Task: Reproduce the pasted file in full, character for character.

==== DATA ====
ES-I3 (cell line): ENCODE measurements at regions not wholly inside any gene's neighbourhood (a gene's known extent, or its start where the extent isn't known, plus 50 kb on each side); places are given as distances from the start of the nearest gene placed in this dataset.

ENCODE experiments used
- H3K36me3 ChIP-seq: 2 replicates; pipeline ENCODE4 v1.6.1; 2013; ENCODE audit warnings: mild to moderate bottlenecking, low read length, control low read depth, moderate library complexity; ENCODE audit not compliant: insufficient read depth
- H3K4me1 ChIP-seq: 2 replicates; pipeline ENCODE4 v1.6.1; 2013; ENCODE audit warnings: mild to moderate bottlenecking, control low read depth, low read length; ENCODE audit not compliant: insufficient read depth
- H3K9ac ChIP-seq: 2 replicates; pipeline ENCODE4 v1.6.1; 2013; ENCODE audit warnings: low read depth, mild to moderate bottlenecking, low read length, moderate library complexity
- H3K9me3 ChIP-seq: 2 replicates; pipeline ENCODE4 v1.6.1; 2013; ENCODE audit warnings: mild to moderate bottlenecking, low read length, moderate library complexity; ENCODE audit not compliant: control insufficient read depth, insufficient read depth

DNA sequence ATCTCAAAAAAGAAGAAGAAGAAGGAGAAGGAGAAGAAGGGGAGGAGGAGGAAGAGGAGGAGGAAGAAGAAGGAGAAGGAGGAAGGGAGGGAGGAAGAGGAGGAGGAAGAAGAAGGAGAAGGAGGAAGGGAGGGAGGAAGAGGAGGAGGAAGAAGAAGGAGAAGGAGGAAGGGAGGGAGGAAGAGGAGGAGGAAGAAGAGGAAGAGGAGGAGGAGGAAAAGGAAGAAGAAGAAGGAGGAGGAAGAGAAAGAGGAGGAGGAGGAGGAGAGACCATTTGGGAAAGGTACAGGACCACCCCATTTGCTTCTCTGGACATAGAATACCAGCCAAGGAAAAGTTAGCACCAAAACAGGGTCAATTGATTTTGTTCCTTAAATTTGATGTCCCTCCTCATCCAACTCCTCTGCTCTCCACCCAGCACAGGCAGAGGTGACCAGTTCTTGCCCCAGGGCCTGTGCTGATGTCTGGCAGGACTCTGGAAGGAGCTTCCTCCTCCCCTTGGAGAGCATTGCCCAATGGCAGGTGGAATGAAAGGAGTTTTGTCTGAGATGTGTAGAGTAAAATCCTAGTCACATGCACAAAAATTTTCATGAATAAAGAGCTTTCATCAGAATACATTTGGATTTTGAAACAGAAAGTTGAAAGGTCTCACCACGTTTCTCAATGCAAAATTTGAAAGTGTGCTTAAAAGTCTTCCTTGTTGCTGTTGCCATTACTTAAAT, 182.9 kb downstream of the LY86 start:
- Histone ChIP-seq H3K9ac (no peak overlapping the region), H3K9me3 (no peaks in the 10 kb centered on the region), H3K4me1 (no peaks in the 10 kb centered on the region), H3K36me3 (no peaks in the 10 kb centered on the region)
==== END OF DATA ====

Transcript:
ES-I3 (cell line): ENCODE measurements at regions not wholly inside any gene's neighbourhood (a gene's known extent, or its start where the extent isn't known, plus 50 kb on each side); places are given as distances from the start of the nearest gene placed in this dataset.

ENCODE experiments used
- H3K36me3 ChIP-seq: 2 replicates; pipeline ENCODE4 v1.6.1; 2013; ENCODE audit warnings: mild to moderate bottlenecking, low read length, control low read depth, moderate library complexity; ENCODE audit not compliant: insufficient read depth
- H3K4me1 ChIP-seq: 2 replicates; pipeline ENCODE4 v1.6.1; 2013; ENCODE audit warnings: mild to moderate bottlenecking, control low read depth, low read length; ENCODE audit not compliant: insufficient read depth
- H3K9ac ChIP-seq: 2 replicates; pipeline ENCODE4 v1.6.1; 2013; ENCODE audit warnings: low read depth, mild to moderate bottlenecking, low read length, moderate library complexity
- H3K9me3 ChIP-seq: 2 replicates; pipeline ENCODE4 v1.6.1; 2013; ENCODE audit warnings: mild to moderate bottlenecking, low read length, moderate library complexity; ENCODE audit not compliant: control insufficient read depth, insufficient read depth

DNA sequence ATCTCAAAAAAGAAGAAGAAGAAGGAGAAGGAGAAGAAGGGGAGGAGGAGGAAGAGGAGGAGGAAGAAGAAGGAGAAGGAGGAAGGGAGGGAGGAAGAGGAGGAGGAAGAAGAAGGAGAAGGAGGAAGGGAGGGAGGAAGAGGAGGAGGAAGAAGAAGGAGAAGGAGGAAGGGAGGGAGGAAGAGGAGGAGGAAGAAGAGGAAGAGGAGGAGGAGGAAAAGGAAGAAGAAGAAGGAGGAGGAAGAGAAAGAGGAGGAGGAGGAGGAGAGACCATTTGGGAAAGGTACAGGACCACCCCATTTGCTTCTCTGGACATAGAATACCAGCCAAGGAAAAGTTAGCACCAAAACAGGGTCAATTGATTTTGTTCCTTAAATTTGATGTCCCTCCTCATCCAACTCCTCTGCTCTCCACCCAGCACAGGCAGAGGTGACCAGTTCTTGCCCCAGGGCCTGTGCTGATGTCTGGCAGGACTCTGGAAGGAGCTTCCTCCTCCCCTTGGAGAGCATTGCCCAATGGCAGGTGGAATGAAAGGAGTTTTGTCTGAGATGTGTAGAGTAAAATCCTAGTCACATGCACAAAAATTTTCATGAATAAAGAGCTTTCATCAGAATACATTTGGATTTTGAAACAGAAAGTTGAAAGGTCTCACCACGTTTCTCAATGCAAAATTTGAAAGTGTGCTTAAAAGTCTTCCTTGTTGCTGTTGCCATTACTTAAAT, 182.9 kb downstream of the LY86 start:
- Histone ChIP-seq H3K9ac (no peak overlapping the region), H3K9me3 (no peaks in the 10 kb centered on the region), H3K4me1 (no peaks in the 10 kb centered on the region), H3K36me3 (no peaks in the 10 kb centered on the region)